Conservation projects in Argentina, Brazil, India and Iran are all benefitting from the success of the Big Cat Appeal in the 25th Anniversary year of World Land Trust (WLT).

WLT launched the appeal in 2014 with the aim to raise “£500,000. Thanks to the generosity of individual and corporate supporters the target was reached by May 2015, at the end of WLT”€™s 25th Anniversary year.

Bengal Tigers were the conservation focus in India. Funds from the Big Cat Appeal are supporting Chilkiya Kota Corridor, a traditional wildlife route for tigers between Corbett Tiger Reserve and Ramnagar Forest Division in Uttarakhand, northern India. Securing the corridor is part of WLT”€™s ongoing commitment to saving a network of wildlife corridors across India in partnership with Wildlife Trust of India.

In northern Argentina, one of the country”€™s remaining populations of Jaguar will benefit from land purchase and protection of El Pantanoso, a property in the threatened Yungas forest. This is one of WLT”€™s conservation priorities and more funds are urgently needed. Land purchase is in partnership with Fundación Biodiversidad-Argentina.

In Brazil, Puma were the beneficiaries when funds from the Big Cat Appeal were used to finalise a land purchase” in the Matumbo Gap, an unprotected area close to the middle of Três Picos National Park in the Serra dos Órgãos mountains. The area is known to be frequented by Puma and the purchase was made in partnership with Reserva Ecológica de Guapi Assu.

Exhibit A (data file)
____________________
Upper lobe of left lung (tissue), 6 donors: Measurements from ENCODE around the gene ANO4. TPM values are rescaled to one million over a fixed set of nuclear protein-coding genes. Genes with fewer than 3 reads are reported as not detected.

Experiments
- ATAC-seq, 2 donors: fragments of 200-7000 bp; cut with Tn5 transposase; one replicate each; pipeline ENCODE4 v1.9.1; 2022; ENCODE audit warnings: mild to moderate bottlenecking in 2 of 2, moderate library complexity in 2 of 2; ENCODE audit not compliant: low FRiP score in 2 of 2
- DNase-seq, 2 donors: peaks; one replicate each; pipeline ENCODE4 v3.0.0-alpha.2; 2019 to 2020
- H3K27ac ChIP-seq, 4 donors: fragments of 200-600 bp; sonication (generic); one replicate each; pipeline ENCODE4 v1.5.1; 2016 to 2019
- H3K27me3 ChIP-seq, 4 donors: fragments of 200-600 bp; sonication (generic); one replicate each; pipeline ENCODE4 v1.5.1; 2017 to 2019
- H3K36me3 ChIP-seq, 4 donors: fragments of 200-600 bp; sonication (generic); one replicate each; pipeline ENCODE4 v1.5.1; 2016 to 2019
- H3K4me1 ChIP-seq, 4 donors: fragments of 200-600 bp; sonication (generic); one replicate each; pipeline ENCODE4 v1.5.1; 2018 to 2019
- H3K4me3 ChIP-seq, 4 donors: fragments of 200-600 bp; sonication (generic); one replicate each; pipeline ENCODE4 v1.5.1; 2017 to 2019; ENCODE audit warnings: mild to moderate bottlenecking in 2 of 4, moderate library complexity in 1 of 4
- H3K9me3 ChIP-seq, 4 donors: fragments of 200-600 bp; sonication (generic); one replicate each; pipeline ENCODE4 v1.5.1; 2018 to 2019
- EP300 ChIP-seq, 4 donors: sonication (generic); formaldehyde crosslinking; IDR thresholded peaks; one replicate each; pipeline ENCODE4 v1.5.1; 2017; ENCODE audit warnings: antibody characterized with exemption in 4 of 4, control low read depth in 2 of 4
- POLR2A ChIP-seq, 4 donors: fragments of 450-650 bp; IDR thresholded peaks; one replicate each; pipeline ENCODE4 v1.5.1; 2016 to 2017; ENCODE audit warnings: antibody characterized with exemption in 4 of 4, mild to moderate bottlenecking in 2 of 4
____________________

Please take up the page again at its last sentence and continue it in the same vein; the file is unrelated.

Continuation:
Hopes are that cross border corridors for Caucasian Leopard and Asiatic Cheetah will be able to make progress thanks to funding from the Big Cat Appeal, with discussions currently underway. Funds have been allocated to Iranian Cheetah Society for a research project to identify habitat corridors for the Caucasian Leopard and other large carnivores in Alborz-Talysh, an area that connects populations of these species in southern Azerbaijan and Armenia to the north.

Funds from the appeal have also been allocated to WLT”€™s Keepers of the Wild programme to support the employment of more wildlife rangers working in reserves sheltering big cats. In Patagonia a Keeper of the Wild monitors La Esperanza Reserve for Puma. In Belize, Honduras, Mexico and other project areas Keepers of the Wild are regularly patrolling Jaguar territory in reserves created with funding from WLT. In Armenia, Keepers of the Wild are essential for the protection of Caucasian Leopards in the Caucasus Wildlife Refuge.

John Burton, WLT Chief Executive, paid tribute to everyone who donated generously to the appeal: “€œWe are delighted to have been able to reach our target for the Big Cat Appeal. While big cats in the wild are struggling to survive the funds that have been donated to WLT projects will at least ensure the safety and long term prospects for big cats in our project areas. It is always a thrill to hear of big cat sightings from our Keepers of the Wild and visitors to the reserves. Thank you to everyone who kickstarted the fundraising by donating during Big Cat Big Match Fortnight in October and to everyone who has helped along the way.”€